4 things to know about Equal Pay Day

This day, April 4, 2017, marks the date that women's earnings finally match what men earned in 2016. "I am proud to work towards this goal alongside my father and in support of the administration's commitment to women and families".

CT has the 15th smallest cents-on-the-dollar gap in the nation, the report found.

Women earn a median of $40,742 in the US, compared to the $51,212 taken home by men, according to the Census Bureau.

"Women who work full-time, year-round on average still earn only 80 cents for every $1 earned by men, even 54 years after the enactment of the Equal Pay Act", Castor said.

Every state in the country has a gender pay gap and South Dakota ranks 20th when it comes to largest discrepancy between male and female paychecks. The National Partnership's data for all 50 states and the District of Columbia is at NationalPartnership.org/Gap site.

States are offering creative solutions to expand protections for women and close federal loopholes in the fight to end the gender wage gap, NBC News reported.

"Not only does the gender wage gap rob women of a fair paycheck, it makes families less secure and slows economic growth", Maine Speaker of the House Sara Gideon, D-Freeport, said in a statement Tuesday.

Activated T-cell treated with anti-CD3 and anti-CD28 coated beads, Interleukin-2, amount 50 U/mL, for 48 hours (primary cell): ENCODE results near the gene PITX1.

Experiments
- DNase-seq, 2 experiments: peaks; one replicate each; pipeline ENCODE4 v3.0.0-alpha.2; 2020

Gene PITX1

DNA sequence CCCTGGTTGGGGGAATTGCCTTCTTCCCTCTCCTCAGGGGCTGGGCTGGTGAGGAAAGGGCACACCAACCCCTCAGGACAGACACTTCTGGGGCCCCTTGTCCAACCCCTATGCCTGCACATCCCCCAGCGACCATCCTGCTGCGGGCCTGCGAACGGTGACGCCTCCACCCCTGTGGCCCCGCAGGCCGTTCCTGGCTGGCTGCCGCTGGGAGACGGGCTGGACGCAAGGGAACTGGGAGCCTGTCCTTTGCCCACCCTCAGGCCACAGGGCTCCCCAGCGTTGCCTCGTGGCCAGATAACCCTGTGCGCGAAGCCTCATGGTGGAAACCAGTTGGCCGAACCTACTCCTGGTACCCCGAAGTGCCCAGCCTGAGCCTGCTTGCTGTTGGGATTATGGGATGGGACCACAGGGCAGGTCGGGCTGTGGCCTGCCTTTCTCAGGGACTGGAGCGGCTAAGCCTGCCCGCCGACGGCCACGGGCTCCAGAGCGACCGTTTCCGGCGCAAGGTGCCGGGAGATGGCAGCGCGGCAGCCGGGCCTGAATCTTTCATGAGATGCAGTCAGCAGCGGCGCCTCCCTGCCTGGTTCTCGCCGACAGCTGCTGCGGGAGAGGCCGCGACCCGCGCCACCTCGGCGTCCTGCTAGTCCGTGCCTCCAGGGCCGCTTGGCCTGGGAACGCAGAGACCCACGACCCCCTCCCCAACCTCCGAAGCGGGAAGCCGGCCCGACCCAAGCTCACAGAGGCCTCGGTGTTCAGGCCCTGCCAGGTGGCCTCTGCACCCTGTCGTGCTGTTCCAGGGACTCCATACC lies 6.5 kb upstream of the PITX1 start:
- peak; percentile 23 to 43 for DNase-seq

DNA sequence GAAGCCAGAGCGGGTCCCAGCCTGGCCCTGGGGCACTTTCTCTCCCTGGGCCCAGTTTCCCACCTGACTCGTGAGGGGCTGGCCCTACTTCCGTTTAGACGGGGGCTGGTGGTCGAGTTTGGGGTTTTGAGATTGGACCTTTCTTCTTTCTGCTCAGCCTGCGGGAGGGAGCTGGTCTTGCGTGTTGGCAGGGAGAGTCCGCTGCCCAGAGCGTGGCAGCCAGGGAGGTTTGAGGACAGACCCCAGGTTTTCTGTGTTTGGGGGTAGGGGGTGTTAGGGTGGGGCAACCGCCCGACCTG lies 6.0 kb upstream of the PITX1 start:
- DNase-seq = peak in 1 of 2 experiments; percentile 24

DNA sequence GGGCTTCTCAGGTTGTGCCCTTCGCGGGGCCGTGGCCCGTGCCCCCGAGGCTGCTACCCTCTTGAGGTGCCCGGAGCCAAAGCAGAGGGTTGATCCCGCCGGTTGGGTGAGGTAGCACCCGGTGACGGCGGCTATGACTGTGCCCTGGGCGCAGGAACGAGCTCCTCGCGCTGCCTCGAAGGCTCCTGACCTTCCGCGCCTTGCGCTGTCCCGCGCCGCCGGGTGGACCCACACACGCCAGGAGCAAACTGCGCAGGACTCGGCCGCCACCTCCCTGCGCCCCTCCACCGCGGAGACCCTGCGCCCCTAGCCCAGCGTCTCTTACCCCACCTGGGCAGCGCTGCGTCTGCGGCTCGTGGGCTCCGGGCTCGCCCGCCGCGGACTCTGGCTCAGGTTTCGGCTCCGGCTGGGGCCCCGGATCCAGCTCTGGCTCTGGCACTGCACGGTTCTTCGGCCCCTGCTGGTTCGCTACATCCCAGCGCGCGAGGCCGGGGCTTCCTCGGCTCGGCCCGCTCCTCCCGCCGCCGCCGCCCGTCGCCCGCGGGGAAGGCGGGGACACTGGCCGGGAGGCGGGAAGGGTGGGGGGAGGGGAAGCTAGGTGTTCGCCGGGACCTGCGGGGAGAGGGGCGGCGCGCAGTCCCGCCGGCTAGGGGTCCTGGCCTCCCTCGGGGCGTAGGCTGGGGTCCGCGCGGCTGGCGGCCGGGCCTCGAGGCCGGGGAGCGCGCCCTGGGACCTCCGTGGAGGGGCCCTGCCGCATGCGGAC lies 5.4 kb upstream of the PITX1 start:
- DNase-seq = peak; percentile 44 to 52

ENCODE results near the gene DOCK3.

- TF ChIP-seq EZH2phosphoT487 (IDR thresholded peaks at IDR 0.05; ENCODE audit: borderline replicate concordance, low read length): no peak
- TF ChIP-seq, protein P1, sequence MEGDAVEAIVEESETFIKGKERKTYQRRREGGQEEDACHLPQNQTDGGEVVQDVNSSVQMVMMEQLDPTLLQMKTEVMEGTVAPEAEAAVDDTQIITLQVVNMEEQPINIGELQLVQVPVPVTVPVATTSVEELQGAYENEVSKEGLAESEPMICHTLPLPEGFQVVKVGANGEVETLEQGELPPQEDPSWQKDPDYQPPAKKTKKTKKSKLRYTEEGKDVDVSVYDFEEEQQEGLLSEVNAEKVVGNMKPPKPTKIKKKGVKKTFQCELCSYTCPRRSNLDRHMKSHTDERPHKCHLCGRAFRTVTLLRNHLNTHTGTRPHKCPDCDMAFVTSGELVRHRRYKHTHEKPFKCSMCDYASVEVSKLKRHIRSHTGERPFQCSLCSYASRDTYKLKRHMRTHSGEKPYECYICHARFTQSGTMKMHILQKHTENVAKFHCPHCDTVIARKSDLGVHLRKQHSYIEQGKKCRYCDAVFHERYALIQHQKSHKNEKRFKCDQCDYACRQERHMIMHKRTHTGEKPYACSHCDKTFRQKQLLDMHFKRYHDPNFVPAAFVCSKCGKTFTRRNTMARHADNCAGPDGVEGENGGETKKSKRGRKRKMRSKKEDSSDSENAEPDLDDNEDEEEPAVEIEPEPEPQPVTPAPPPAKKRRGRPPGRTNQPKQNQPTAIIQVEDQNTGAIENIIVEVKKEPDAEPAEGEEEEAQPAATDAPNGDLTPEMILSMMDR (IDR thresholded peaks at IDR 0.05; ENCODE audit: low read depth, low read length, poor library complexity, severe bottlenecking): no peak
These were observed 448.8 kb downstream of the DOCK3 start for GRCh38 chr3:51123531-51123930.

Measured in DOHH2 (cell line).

White women earn 2% more than black men - men of all other races receive higher salaries than women.

Data from the United States government showed a 20.4 percent wage gap between men and women for 2015. The gap between white men and Hispanic women is also particularly glaring in a number of other states: In Connecticut, New Jersey, Maryland, Utah and Washington State, Hispanic women earn less than half of what white men take home. Florida women make 87 cents for each dollar a Florida man makes.

Simmons said, "Got to do the women's walk in January, that was my first protest walk so I think the younger generation will see these days as hallmarks and carry on".

Espaillat: "Today is an opportunity to bring awareness to the national pay gap that affects women across the country".

Women can actually start out at the same pay scale as their male counterparts, but as they move up the ladder they are less likely to negotiate for pay.

  • Larry Hoffman